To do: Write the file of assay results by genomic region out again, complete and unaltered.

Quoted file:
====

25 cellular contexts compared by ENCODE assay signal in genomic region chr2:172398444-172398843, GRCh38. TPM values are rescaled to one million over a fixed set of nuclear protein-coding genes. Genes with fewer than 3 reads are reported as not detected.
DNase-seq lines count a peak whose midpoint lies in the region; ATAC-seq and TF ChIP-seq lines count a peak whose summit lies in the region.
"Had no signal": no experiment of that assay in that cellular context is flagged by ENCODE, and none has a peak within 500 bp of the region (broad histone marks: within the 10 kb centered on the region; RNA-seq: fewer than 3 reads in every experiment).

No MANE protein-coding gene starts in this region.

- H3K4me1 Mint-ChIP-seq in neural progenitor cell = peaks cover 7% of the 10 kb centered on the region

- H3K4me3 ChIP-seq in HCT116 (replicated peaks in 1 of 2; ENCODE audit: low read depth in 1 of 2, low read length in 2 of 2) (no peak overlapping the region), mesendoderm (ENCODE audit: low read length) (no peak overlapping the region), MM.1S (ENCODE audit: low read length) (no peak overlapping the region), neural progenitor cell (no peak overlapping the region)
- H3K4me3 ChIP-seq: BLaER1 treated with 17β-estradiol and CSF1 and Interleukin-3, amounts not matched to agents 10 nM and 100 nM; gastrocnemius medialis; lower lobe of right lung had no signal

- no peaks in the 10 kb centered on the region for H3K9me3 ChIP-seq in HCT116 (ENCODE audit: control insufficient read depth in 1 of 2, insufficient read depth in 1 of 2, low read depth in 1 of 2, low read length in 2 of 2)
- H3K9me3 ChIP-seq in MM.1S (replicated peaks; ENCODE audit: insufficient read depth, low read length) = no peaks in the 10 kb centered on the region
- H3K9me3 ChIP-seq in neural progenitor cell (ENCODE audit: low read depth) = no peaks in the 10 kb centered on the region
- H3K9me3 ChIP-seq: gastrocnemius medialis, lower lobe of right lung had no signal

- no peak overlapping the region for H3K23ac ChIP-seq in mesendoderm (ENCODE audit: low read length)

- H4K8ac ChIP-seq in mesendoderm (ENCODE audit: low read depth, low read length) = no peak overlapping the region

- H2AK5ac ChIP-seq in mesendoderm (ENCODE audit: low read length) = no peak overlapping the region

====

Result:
25 cellular contexts compared by ENCODE assay signal in genomic region chr2:172398444-172398843, GRCh38. TPM values are rescaled to one million over a fixed set of nuclear protein-coding genes. Genes with fewer than 3 reads are reported as not detected.
DNase-seq lines count a peak whose midpoint lies in the region; ATAC-seq and TF ChIP-seq lines count a peak whose summit lies in the region.
"Had no signal": no experiment of that assay in that cellular context is flagged by ENCODE, and none has a peak within 500 bp of the region (broad histone marks: within the 10 kb centered on the region; RNA-seq: fewer than 3 reads in every experiment).

No MANE protein-coding gene starts in this region.

- H3K4me1 Mint-ChIP-seq in neural progenitor cell = peaks cover 7% of the 10 kb centered on the region

- H3K4me3 ChIP-seq in HCT116 (replicated peaks in 1 of 2; ENCODE audit: low read depth in 1 of 2, low read length in 2 of 2) (no peak overlapping the region), mesendoderm (ENCODE audit: low read length) (no peak overlapping the region), MM.1S (ENCODE audit: low read length) (no peak overlapping the region), neural progenitor cell (no peak overlapping the region)
- H3K4me3 ChIP-seq: BLaER1 treated with 17β-estradiol and CSF1 and Interleukin-3, amounts not matched to agents 10 nM and 100 nM; gastrocnemius medialis; lower lobe of right lung had no signal

- no peaks in the 10 kb centered on the region for H3K9me3 ChIP-seq in HCT116 (ENCODE audit: control insufficient read depth in 1 of 2, insufficient read depth in 1 of 2, low read depth in 1 of 2, low read length in 2 of 2)
- H3K9me3 ChIP-seq in MM.1S (replicated peaks; ENCODE audit: insufficient read depth, low read length) = no peaks in the 10 kb centered on the region
- H3K9me3 ChIP-seq in neural progenitor cell (ENCODE audit: low read depth) = no peaks in the 10 kb centered on the region
- H3K9me3 ChIP-seq: gastrocnemius medialis, lower lobe of right lung had no signal

- no peak overlapping the region for H3K23ac ChIP-seq in mesendoderm (ENCODE audit: low read length)

- H4K8ac ChIP-seq in mesendoderm (ENCODE audit: low read depth, low read length) = no peak overlapping the region

- H2AK5ac ChIP-seq in mesendoderm (ENCODE audit: low read length) = no peak overlapping the region